New Slant Takes British Classic to New York; Alfie (Cert 15) Stars Jude Law, Marisa Tomei, Omar Epps, Nia Long, Sienna Miller, Jane Krakowski and Susan Sarandon; Director Charles Shyer. 105 Mins. Rating . . . . . THE BIG PICTURE
Byline: Philip Key
WHY bother with a remake when the original was so good? The 1966 film with MichaelCaine picked up five Oscar nominations and was generally reckoned to be one of the best British films of the 1960s.
The answer to the question is that you don't just do a remake but create an entirely new script which is inspired by rather than based on the original.
Director Charles Shyer and cow riter Elaine Pope have created an Alfie very much for our own time where women are no longer victims and Alfie has a much tougher time romancing them.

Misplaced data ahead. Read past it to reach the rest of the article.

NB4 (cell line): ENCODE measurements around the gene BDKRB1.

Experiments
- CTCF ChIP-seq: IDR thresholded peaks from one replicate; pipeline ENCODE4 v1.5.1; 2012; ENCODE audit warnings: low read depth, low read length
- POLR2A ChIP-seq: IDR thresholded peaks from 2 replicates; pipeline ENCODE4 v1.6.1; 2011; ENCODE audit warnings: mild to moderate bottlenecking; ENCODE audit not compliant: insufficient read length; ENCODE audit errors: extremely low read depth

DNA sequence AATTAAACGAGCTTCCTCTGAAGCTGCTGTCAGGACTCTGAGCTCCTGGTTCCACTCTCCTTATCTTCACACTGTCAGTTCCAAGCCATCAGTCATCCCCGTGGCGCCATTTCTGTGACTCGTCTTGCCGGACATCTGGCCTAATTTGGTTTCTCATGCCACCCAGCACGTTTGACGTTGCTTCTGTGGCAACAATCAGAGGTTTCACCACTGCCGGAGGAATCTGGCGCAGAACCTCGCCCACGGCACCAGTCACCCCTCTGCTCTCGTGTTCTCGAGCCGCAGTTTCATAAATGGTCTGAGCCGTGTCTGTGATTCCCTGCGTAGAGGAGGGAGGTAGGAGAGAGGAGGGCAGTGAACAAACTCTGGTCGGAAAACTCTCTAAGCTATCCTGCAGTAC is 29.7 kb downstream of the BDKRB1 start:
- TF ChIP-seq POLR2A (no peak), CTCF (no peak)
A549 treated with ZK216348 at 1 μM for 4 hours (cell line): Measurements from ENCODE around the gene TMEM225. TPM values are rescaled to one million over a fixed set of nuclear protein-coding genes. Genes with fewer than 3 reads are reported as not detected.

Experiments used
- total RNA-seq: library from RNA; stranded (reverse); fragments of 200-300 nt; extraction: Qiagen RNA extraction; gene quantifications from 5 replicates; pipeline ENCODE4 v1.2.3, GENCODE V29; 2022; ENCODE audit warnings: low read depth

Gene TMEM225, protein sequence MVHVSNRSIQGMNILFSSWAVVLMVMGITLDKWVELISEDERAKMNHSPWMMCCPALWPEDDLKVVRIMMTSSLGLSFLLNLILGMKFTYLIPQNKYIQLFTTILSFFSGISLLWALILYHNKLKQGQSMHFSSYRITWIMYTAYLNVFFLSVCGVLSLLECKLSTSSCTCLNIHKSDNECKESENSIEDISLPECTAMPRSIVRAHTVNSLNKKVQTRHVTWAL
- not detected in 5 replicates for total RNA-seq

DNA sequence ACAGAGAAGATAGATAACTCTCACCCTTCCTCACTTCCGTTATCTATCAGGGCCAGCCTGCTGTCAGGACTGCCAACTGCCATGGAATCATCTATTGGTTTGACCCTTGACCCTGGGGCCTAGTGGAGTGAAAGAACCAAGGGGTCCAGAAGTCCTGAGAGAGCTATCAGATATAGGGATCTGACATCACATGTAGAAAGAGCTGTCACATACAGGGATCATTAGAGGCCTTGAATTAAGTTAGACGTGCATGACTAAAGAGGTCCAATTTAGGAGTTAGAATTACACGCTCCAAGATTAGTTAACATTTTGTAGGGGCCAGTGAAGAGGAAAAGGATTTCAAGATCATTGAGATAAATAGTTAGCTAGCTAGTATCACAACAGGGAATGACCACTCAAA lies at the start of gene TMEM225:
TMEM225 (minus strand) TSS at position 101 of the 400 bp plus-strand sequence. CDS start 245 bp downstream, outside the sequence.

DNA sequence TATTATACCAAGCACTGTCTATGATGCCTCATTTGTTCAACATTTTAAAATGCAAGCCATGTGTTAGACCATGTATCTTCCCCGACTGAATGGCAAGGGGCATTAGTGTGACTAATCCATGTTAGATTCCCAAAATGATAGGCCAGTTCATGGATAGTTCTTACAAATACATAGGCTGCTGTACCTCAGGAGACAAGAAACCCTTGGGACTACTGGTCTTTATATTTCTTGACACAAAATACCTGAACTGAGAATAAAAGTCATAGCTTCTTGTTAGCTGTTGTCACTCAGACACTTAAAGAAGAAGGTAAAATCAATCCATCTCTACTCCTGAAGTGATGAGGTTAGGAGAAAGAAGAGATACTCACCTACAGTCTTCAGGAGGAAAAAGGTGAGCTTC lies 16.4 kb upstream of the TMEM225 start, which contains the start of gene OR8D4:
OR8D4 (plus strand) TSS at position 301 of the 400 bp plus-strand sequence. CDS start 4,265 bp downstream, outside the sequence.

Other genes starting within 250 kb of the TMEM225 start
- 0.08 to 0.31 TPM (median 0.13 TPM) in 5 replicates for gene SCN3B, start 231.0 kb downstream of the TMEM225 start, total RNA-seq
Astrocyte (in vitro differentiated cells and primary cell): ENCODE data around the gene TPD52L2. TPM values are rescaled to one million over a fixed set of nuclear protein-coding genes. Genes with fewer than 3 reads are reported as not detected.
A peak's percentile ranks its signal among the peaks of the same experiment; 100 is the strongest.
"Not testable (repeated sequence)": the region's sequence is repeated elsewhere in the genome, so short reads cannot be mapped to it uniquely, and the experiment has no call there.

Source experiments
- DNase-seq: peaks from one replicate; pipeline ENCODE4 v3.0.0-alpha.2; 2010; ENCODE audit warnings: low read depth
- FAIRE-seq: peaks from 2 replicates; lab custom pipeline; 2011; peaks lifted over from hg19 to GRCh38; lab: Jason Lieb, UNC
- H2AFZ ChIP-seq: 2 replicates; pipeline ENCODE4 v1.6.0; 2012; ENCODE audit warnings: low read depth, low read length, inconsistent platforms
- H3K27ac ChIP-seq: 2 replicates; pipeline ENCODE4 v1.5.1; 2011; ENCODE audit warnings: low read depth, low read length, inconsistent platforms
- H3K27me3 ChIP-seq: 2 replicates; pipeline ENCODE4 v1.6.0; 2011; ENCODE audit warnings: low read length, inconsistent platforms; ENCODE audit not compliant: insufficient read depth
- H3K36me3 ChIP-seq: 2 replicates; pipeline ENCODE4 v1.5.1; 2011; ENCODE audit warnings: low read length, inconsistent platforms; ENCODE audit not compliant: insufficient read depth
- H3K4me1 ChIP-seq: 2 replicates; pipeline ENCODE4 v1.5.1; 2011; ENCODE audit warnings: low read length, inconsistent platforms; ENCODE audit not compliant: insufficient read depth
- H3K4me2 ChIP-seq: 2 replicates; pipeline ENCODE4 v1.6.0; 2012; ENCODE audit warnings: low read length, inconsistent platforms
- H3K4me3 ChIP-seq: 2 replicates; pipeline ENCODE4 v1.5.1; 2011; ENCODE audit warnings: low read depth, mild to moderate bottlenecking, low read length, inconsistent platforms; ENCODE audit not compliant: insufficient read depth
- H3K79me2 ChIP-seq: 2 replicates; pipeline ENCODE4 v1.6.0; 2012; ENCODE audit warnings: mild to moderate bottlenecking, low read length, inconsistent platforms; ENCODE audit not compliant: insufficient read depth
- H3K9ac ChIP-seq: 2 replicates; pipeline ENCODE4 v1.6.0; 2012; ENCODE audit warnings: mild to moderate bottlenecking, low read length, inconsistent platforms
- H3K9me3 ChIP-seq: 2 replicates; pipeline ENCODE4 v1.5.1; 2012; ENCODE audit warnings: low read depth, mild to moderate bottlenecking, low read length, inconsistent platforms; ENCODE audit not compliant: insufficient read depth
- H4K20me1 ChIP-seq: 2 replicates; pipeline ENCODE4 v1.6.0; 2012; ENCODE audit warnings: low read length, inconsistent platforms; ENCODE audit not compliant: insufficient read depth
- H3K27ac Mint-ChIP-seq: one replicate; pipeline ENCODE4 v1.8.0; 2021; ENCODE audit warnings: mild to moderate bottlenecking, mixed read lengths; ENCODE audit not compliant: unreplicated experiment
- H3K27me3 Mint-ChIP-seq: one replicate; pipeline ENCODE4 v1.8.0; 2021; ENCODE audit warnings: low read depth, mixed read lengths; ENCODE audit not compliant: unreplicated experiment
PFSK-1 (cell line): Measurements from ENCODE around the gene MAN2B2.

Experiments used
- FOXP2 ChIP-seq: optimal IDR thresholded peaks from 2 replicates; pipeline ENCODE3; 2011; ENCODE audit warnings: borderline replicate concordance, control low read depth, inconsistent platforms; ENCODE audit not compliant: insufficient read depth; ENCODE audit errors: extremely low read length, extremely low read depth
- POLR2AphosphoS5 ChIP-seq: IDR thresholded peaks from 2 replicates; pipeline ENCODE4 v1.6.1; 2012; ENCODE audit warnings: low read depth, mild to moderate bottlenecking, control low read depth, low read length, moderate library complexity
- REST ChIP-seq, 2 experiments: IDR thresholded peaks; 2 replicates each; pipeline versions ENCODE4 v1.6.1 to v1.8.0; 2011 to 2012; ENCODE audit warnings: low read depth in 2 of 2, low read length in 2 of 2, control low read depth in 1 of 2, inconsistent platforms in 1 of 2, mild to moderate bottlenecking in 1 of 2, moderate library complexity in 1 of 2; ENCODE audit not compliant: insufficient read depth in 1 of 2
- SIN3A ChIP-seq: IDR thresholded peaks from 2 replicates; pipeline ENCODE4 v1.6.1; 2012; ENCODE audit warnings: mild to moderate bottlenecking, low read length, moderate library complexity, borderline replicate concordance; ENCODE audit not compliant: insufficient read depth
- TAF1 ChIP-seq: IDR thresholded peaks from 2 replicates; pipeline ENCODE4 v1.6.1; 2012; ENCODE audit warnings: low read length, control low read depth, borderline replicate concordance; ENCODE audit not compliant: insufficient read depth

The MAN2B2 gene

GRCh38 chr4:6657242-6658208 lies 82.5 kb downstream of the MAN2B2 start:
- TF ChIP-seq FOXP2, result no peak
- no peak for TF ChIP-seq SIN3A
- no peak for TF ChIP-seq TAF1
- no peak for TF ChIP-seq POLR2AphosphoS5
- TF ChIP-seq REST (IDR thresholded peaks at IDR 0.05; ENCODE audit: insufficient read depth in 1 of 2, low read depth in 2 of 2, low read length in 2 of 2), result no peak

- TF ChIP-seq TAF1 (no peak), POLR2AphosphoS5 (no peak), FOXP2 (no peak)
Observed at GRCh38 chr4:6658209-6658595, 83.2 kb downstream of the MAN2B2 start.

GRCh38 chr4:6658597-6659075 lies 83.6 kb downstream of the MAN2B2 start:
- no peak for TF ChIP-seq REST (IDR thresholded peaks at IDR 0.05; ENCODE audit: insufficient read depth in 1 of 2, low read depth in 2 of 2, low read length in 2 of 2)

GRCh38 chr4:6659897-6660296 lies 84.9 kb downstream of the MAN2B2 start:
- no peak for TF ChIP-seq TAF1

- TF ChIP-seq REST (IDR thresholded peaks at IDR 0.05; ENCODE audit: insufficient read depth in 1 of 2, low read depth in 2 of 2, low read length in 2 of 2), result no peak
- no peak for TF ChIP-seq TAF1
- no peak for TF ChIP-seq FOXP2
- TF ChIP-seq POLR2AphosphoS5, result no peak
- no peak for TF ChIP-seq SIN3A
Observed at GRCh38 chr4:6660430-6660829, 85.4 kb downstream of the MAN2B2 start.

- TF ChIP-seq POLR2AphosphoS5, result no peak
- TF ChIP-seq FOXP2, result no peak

It is also reset in New York where the sexual mores are more free-wheeling than the Britain which Caine's Alfie inhabited.
Jude Law, playing an English wide boy set loose in New York, soon makes you forget the Caine original. Law is a much more affable chap although, like Caine, he invents some ridiculous excuses for his philandering. He's helping save the marriage of the married woman he sleeps with, he suggests. Surprisingly, he seems to be right.
While giving his women the good times they desire, when it comes to commitment Alfie will be putting on his coat and leaving very quickly.
Law delivers his thoughts straight to camera, just as Caine did, and the dialogue is equally snappy and amusing. Here he is flirting with the old lady in the next apartment, then dropping off his married woman (a zippy Jane Krakowski) and then dropping in on his on-off girl-friend (Marisa Tomei), a single mother, simply because he wants a bed for the night (he boasts of never having ever made his own bed).
Director Shyer gives the story plenty of pace with lots of fastcutting, a noisy music sound track and a nice tour of New York at night (although much was shot in Liverpool and Manchester, I failed to spot any Liverpool landmarks). …